Some years ago, a young quarterback finished his freshman year of high school playing in a grind-it-out, run-first offense. But his father wanted his son to play for a coach who would develop his son's talent for throwing the football. The father found his man in Jack Neumeier, coach for Granada Hills High School in California. Neumeier had recently developed a pass-first, madcap, spread attack featuring multiple receivers each adjusting their pass routes on the fly to find openings in the defense. The son played for three years at Granada, set numerous passing records, and went on to an illustrious career at Stanford University, after which the Colts selected him with the first pick in the NFL draft.
This is not the story of this year's first pick, Andrew Luck — whose father was a former NFL quarterback — but instead that of NFL Hall of Fame quarterback John Elway.1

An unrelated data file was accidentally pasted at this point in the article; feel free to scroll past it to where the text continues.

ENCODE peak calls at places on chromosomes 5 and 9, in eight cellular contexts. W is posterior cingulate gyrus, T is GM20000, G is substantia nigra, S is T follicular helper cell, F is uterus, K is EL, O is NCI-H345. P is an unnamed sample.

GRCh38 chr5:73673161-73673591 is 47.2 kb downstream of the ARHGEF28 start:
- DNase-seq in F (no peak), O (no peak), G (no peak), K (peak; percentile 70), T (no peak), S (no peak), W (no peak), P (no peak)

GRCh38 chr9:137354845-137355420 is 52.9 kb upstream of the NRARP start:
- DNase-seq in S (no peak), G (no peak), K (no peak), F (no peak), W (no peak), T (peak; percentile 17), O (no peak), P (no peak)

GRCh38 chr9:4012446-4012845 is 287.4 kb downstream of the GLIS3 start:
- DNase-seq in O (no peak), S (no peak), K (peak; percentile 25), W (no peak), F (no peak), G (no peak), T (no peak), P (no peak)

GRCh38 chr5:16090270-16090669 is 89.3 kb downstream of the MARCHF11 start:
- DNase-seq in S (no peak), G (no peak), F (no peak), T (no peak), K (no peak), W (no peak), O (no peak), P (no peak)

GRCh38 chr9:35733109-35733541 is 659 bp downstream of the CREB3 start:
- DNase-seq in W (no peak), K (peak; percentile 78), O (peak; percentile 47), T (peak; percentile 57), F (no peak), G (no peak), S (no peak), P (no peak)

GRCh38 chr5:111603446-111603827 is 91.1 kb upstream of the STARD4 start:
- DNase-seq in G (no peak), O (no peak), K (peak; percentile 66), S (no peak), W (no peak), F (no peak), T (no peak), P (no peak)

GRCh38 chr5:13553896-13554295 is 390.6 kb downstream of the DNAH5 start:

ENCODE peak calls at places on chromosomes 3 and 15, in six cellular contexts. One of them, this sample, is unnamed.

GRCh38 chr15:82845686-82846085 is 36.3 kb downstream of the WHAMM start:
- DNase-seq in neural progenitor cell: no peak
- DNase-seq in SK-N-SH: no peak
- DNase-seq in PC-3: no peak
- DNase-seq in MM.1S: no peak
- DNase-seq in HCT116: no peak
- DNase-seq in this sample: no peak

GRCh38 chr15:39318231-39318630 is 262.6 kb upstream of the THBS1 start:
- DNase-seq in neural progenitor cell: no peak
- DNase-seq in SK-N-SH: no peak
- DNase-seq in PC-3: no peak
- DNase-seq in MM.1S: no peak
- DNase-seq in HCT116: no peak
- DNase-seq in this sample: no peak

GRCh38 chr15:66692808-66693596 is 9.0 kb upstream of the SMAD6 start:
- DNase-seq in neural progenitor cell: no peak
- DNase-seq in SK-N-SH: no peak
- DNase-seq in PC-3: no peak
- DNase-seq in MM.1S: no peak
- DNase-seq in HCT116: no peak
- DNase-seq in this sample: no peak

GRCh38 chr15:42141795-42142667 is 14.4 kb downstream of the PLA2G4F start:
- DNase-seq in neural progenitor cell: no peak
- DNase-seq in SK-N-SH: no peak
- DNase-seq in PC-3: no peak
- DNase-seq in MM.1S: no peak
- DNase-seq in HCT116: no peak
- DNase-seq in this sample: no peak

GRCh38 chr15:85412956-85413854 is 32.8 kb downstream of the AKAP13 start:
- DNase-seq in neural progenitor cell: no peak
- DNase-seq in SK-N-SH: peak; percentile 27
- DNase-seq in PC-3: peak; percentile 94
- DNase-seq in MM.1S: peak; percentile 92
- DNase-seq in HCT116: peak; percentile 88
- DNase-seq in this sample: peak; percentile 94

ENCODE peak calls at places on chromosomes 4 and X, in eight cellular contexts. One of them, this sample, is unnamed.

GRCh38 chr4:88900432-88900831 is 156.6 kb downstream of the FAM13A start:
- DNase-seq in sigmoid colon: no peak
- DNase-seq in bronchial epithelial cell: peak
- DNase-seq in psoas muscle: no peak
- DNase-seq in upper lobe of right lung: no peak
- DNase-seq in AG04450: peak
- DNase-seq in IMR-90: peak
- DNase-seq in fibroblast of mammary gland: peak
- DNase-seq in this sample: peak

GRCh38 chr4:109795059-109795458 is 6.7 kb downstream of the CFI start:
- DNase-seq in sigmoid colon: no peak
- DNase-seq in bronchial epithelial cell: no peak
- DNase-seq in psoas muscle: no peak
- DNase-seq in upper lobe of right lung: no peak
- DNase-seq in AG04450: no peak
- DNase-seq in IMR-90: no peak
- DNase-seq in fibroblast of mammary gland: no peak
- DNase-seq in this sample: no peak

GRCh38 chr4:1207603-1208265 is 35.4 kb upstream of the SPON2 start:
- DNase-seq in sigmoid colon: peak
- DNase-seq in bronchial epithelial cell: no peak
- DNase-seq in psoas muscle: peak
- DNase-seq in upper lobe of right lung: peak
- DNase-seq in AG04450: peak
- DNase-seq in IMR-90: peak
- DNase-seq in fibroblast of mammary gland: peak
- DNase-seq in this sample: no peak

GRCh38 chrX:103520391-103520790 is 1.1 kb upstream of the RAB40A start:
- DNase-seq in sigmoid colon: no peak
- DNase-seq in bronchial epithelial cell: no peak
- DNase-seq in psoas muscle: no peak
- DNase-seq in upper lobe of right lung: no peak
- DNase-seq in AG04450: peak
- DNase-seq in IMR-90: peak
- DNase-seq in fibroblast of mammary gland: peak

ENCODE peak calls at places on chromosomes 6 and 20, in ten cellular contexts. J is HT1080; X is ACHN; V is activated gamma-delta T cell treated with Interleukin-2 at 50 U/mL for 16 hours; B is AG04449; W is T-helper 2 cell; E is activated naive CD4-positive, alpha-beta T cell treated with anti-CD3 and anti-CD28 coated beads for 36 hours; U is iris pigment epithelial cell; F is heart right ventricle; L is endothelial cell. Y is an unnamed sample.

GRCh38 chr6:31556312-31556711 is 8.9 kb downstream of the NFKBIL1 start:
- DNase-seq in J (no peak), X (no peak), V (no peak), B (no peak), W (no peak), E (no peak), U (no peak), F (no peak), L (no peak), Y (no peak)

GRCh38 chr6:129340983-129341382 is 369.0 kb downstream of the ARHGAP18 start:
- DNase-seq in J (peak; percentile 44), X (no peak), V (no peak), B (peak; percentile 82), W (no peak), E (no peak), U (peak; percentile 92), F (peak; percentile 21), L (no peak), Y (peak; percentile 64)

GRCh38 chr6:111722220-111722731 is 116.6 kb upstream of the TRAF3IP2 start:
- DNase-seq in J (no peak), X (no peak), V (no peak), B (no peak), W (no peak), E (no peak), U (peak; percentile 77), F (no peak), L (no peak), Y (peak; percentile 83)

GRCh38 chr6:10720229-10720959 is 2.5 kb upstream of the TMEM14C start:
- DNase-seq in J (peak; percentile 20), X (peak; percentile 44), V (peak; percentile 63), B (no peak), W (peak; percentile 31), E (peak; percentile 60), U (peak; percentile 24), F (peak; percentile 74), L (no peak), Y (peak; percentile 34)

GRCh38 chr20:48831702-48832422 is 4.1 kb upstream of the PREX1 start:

Ever since the rise of the T-formation and the modern notion of the quarterback as passer and team leader, young QBs have received varying amounts of training for the position. If his father was a coach — like Elway's was — or if he happened to live in Granada Hills, California, he might learn the sophisticated skills necessary to continue developing. But if not, it was unlikely that he'd ever receive that sort of necessary coaching. The long history of quarterback draft busts has taught us that athletic ability alone does not make a quarterback. A great quarterback is instead one of sport's oddest confections: He is the athlete whose success depends as much on his brain as on his body. One can't help but wonder how many would-be great quarterbacks never had the chance to develop because no one taught them the intricacies of the position; like some football equivalent of Gray's Elegy, who knows how many mute inglorious Mannings remain forever obscure to history.